Dive Brief:

  • Nearly 35% of students, including those at the graduate-level, took at least one distance learning class in the fall of 2018, a slight uptick from 33% of students who did so in 2017, according to new federal data
  • Of more than 20 million students enrolled at institutions nationwide in the fall of 2018, 16.3% — or more than 3.2 million students — enrolled in only distance education classes, the data shows, up from 15.4% of students in the fall of 2017. 
  • Though some in higher ed predict the growth of online learning will continue, there are signs of a slowdown. 

Dive Insight:

Online learning has exploded at traditional two- and four-year institutions. The latter group has tried to add more of these types of courses to attract adult learners and other nontraditional students, and to position themselves to fare better during an economic downturn. 

About 18.4% of college students were enrolled in some distance learning courses in 2018, according to the report, which uses data from the Integrated Postsecondary Education Data System (IPEDS). That’s compared to 17.6% of students who did the same in 2017. (Distance education classes are almost always digital but the category can include courses taught offline.)

Unsurprisingly, students attending a for-profit institution tended to take their classes online, with about 50% of those students taking distance learning classes exclusively in the fall of 2018. And although enrollment at for-profits overall dropped from 1.3 million students in 2017 to 1.2 million in 2018, the share taking only online classes rose one-and-a-half percentage points during that time.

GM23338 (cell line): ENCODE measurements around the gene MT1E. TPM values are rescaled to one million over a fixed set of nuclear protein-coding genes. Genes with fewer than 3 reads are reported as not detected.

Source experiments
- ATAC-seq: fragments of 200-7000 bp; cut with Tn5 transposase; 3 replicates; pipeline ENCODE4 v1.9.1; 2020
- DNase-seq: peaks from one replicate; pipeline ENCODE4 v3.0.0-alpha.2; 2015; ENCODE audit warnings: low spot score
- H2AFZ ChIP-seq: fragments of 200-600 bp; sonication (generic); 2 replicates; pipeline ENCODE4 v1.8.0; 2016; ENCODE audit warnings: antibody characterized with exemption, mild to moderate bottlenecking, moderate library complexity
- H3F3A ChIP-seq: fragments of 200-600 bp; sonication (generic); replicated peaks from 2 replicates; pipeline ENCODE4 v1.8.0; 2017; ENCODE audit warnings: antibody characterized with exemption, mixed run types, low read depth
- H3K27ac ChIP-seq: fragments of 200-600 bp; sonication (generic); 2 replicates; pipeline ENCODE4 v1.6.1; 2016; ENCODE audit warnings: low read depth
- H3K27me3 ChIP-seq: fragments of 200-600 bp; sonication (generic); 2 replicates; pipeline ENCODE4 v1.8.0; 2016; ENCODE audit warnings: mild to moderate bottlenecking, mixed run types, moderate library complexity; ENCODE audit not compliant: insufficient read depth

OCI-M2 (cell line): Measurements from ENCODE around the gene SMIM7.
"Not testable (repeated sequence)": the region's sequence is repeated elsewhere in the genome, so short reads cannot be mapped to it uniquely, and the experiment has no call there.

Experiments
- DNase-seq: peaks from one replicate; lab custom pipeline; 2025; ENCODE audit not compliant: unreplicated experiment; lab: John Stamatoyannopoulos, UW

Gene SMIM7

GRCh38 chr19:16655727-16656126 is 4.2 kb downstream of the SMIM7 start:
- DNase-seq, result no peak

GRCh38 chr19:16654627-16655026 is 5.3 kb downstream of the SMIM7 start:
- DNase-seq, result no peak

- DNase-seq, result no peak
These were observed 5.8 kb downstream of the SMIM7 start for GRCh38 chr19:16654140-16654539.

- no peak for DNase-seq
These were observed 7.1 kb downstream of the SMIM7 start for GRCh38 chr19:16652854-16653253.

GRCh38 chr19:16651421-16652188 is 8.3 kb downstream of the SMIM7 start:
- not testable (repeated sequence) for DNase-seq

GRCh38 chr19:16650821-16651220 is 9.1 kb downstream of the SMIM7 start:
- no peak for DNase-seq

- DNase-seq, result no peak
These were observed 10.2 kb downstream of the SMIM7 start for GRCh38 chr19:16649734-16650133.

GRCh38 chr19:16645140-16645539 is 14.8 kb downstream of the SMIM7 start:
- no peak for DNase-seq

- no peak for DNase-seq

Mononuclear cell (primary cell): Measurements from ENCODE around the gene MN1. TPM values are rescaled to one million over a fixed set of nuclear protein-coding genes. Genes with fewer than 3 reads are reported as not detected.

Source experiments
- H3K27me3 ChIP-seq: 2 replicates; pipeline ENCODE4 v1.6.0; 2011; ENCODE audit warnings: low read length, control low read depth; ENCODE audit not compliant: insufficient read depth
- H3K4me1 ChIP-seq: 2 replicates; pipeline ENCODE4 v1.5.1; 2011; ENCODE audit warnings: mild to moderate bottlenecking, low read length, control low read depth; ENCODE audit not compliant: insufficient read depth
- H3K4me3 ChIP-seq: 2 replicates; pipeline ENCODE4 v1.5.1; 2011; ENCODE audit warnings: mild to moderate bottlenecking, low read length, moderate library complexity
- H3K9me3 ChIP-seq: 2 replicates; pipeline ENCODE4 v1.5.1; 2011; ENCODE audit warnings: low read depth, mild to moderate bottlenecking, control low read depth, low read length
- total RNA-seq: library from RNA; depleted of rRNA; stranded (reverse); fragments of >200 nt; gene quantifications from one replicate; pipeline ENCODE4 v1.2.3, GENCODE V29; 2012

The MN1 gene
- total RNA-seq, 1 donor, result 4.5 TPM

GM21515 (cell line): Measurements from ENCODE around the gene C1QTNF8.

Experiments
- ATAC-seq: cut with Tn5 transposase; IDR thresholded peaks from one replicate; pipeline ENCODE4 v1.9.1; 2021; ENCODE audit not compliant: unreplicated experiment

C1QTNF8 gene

Students at private nonprofits also enrolled in distance education classes at higher rates than their peers at public colleges. About 20% of students at private nonprofits were exclusively enrolled in distance learning, compared to about 12% at public institutions.

A little more than 2% of all students in 2018 attended institutions devoted entirely to distance learning, such as Western Governors University, which offers traditional master’s and bachelor’s programs as well as some microcredentialsEncompassing certificates and badges, microcredentials have proven popular for some students, though institutions and educational agencies offering them are not always included in IPEDS data.​

Within their respective groups, the shares of undergraduate and graduate students at public and private nonprofit colleges were largely flat year-over-year.

Despite the small gains, some observers suggest growth in higher ed’s online footprint might slow. Phil Hill, an ed tech consultant and analyst with the firm MindWires, pointed out in a blog post that the growth in students taking at least some distance education classes was smaller between 2017 and 2018 than between 2016 and 2017. 

Further, as more colleges pursue online education, the market is expected to become more crowded, making it harder for individual institutions to gain a strong foothold, Moody’s Investors Service noted in a report earlier this year. 



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